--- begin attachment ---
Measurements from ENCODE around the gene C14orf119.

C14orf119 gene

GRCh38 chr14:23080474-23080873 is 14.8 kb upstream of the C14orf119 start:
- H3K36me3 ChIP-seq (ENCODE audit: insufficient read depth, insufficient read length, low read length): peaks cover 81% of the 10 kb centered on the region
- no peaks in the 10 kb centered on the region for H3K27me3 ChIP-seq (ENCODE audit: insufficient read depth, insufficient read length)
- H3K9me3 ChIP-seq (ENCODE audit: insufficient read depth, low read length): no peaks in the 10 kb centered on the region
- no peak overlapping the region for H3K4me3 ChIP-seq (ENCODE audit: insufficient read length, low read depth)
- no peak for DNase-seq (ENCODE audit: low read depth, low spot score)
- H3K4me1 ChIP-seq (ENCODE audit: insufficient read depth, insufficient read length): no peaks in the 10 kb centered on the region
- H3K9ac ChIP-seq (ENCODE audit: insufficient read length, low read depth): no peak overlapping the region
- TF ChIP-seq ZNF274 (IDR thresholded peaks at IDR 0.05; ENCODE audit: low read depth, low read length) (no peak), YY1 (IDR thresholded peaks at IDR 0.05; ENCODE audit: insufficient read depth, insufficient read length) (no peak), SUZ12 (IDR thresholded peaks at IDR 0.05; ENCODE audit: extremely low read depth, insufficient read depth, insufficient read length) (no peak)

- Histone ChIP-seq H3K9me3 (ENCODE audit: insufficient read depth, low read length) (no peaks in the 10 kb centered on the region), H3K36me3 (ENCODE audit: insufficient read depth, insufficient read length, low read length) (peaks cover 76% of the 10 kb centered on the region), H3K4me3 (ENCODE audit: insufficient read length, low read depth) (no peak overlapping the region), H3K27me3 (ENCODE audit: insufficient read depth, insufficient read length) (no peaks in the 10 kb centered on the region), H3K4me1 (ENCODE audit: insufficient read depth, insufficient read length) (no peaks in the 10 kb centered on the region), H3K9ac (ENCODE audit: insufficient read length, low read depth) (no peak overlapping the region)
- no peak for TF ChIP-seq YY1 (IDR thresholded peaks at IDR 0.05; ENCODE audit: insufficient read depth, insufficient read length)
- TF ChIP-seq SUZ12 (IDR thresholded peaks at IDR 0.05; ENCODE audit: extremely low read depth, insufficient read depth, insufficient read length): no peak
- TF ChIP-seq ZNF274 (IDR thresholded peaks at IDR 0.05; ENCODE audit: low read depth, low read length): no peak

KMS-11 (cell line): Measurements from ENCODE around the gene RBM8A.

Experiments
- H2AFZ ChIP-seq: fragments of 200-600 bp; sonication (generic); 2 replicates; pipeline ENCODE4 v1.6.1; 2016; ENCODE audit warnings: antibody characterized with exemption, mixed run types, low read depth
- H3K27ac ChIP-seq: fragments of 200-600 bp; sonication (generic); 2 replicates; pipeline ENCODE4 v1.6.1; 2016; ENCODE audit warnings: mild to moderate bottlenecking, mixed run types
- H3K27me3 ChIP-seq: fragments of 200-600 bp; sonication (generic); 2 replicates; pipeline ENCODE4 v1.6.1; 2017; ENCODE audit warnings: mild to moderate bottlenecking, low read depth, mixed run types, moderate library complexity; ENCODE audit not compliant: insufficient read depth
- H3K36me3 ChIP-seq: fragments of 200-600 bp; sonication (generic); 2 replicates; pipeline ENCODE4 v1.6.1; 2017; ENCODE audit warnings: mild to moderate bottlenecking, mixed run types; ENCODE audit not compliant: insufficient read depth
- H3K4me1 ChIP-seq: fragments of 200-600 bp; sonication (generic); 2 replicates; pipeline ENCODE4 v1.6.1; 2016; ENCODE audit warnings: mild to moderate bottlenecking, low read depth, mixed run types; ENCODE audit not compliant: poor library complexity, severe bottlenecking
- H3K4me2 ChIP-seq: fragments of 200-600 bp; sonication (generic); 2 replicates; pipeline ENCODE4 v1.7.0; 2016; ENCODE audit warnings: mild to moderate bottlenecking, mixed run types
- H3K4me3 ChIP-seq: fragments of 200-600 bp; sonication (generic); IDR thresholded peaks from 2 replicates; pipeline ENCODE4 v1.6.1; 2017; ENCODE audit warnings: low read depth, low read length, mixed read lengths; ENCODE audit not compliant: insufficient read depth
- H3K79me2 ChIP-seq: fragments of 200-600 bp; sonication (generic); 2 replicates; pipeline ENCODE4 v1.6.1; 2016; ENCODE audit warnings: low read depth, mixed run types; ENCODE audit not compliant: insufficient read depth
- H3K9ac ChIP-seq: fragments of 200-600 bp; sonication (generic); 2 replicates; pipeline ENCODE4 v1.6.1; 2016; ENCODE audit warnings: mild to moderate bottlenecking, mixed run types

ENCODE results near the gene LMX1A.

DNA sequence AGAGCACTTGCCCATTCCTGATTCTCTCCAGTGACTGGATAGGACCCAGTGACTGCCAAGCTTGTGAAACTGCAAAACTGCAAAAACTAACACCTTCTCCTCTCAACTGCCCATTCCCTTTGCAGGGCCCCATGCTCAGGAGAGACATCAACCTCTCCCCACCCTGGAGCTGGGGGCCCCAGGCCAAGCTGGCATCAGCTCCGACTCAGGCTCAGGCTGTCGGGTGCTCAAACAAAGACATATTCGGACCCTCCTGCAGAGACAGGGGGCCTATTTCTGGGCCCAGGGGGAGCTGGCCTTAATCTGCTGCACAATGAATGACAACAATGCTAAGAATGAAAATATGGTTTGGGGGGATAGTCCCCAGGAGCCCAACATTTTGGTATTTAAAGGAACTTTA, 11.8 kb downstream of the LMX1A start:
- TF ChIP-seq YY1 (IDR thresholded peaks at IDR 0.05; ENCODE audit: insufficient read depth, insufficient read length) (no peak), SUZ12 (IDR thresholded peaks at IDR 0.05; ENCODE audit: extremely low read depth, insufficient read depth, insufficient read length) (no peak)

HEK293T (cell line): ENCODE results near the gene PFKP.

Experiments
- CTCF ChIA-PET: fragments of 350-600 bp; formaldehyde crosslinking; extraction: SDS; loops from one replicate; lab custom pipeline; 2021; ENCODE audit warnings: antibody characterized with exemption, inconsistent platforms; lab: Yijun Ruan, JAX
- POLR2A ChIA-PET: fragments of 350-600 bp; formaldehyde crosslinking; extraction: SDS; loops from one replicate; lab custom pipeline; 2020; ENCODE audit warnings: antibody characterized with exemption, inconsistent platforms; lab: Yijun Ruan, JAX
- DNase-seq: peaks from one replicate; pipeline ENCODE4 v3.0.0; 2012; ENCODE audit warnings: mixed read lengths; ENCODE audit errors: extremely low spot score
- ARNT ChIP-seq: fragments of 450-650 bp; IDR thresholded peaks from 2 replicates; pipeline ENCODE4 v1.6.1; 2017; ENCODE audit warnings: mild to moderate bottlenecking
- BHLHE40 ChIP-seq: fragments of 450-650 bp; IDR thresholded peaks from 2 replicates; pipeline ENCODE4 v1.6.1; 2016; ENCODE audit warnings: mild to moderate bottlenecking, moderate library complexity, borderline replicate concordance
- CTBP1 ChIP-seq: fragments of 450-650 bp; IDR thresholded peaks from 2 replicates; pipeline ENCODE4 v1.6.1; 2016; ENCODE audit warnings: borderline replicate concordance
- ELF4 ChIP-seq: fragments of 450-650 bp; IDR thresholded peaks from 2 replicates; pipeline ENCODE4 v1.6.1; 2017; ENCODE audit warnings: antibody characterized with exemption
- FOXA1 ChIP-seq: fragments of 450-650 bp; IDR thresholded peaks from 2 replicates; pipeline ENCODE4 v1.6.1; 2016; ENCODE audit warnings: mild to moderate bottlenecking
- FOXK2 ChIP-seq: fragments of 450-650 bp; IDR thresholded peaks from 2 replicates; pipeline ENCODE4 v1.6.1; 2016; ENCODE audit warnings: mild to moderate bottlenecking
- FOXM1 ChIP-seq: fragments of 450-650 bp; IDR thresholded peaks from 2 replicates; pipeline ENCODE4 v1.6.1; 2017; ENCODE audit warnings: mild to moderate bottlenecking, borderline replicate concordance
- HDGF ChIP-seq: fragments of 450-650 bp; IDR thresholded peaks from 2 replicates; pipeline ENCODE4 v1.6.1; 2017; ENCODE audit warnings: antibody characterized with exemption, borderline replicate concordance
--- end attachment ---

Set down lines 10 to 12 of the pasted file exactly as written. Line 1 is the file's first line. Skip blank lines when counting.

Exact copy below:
- H3K9ac ChIP-seq (ENCODE audit: insufficient read length, low read depth): no peak overlapping the region
- TF ChIP-seq ZNF274 (IDR thresholded peaks at IDR 0.05; ENCODE audit: low read depth, low read length) (no peak), YY1 (IDR thresholded peaks at IDR 0.05; ENCODE audit: insufficient read depth, insufficient read length) (no peak), SUZ12 (IDR thresholded peaks at IDR 0.05; ENCODE audit: extremely low read depth, insufficient read depth, insufficient read length) (no peak)

- Histone ChIP-seq H3K9me3 (ENCODE audit: insufficient read depth, low read length) (no peaks in the 10 kb centered on the region), H3K36me3 (ENCODE audit: insufficient read depth, insufficient read length, low read length) (peaks cover 76% of the 10 kb centered on the region), H3K4me3 (ENCODE audit: insufficient read length, low read depth) (no peak overlapping the region), H3K27me3 (ENCODE audit: insufficient read depth, insufficient read length) (no peaks in the 10 kb centered on the region), H3K4me1 (ENCODE audit: insufficient read depth, insufficient read length) (no peaks in the 10 kb centered on the region), H3K9ac (ENCODE audit: insufficient read length, low read depth) (no peak overlapping the region)